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occupations fuel insurgency in afghanistan, our presence there has caused the taliban to become stronger. our actions there help ensure the taliban will have even more support. general petraeus himself with respect to afghanistan said, al qaeda doesn't have much of a presence there. what are we doing there? how can we keep affording the kind of money we're spending there? the american people are saying it loud and clear. they want out. but what i wanted to do this evening is to bring us back to the time that congress was faced with the decision about going to war against iraq. that we were told things by vice president cheney, we were told things by president bush.
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now they want to blame it on some character called curveball, look when i was growing up if somebody was throwing you a curveball you knew what it meant. it wasn't coming at you straight, it was coming at you like this. it was like somebody in the c.i.a. was telegraphing to all of us, hey this guy is a curveball, be very careful about this pitch that he's making. but anyhow, this character curveball, when it comes to w.m.d.'s, he said he made it all up. said he had a problem with the saddam regime and wanted to get rid of them and had the chance. now there are those who would say, well, see, it was this guy. he said this. we were fooled. right, yeah. no. those charged with the responsibility of taking this country into war against iraq, they weren't fooled. they cooked the books.
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with respect to the intelligence. they had the intelligence shaped to fit their preconceived designs to go to war. for them to try to maintain they were fooled would be an interesting defense. the former head of the c.i.a. in europe, tyler dramiller wasn't fooled he warned against the reliability of curveball but he bush administration offered no alternatives to congress. so instead of accepting the truth that iraq didn't possess w.m.d.'s, the bush administration decided to pick and choose their facts in order to sell a war to the american people. at a cost of trillions of dollars. when i think of the road that we have gone down, when i
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think, mr. speaker, that someone in the bush administration way back when, we were about to attack iraq announce head thought the iraq war would cost $100 billion, alreadyry lindsay, he was fired for that. $100 -- larry lynn cey. he was fired for that $100 billion. imagine, war is going to cost 30 times that, or 50 times that, when you look at the long-term effects of caring for the rest of their lives for the soldiers who come back maimed. let's bring it back. on march 20, 2003, the united states armed forces at the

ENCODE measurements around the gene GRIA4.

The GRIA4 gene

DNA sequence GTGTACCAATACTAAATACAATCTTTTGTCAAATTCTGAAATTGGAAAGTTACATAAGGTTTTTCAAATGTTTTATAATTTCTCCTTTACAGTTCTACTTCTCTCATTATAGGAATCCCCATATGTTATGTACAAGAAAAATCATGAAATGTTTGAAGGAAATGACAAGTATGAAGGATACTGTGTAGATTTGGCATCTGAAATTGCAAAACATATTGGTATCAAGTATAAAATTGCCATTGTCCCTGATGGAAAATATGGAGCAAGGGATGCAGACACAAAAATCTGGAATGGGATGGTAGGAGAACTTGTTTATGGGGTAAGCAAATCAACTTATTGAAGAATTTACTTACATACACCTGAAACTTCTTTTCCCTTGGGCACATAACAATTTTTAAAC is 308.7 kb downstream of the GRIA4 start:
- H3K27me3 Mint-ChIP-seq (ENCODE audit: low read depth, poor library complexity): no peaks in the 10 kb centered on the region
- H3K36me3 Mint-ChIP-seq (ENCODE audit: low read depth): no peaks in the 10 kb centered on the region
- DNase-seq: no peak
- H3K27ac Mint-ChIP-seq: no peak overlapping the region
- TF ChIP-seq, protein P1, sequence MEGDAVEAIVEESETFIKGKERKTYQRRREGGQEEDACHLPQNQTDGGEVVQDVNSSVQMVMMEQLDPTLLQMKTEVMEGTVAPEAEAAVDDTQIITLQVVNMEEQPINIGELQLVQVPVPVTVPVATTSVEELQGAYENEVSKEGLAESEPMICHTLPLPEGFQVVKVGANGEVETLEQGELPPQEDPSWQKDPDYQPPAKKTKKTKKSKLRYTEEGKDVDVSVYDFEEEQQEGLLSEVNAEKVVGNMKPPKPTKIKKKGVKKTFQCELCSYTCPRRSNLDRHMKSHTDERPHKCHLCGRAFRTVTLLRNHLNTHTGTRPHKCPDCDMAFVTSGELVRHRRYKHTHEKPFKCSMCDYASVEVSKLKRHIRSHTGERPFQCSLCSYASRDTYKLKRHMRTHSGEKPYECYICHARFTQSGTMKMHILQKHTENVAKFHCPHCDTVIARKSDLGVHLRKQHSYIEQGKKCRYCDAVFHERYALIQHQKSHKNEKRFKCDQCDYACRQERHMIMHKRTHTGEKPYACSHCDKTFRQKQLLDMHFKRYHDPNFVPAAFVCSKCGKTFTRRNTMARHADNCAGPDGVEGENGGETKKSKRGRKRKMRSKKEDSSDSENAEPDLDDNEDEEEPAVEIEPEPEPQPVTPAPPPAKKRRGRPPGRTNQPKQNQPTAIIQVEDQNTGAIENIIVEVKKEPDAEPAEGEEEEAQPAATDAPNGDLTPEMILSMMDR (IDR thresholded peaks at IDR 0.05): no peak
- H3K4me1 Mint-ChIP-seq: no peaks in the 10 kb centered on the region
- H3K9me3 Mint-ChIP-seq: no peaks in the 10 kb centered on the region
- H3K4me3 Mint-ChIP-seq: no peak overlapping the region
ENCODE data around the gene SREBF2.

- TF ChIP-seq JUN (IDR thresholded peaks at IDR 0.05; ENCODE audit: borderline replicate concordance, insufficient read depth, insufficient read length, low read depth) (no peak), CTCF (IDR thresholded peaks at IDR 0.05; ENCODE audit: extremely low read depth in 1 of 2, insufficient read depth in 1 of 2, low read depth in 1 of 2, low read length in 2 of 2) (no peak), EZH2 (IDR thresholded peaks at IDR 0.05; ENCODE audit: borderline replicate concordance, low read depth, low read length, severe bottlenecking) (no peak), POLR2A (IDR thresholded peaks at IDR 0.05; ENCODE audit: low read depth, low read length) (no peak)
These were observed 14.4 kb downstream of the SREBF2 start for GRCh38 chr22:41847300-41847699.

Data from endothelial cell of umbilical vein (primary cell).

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direction of president george w. bush commenced a very vigorous and violent attack upon the nation of iraq and its people. that was the beginning of the iraq war and the beginning of the united states' assault on and subsequent occupation of iraq. and he did it because this congress approved of it. and this congress approved of it because we were told that iraq had weapons of mass destruction, that iraq had the intention and capability of hurting the united states, that iraq had something to do with 9/11 and al qaeda's role on 9/11. mr. speaker, all false. now, the bible says you shall
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know the truth and the truth shall set you free. we are sought that truth crushed to the ground will rise again. we are waiting to be freed from the lies that took us into war, but we cannot be freed until we have a reconciliation with the people of iraq, and we can't do that until we have truth. america is going to have to go through that period. we will never recover from 9/11 if we continue to move down the rabbit holes of war that were based on lies or based on a misreading of history and a misapplication of power. mr. speaker, can i ask how many more minutes i have left? the speaker pro tempore: the gentleman has 10 minutes remaining. mr. kucinich: so where do we go from here? well, we have to get ready to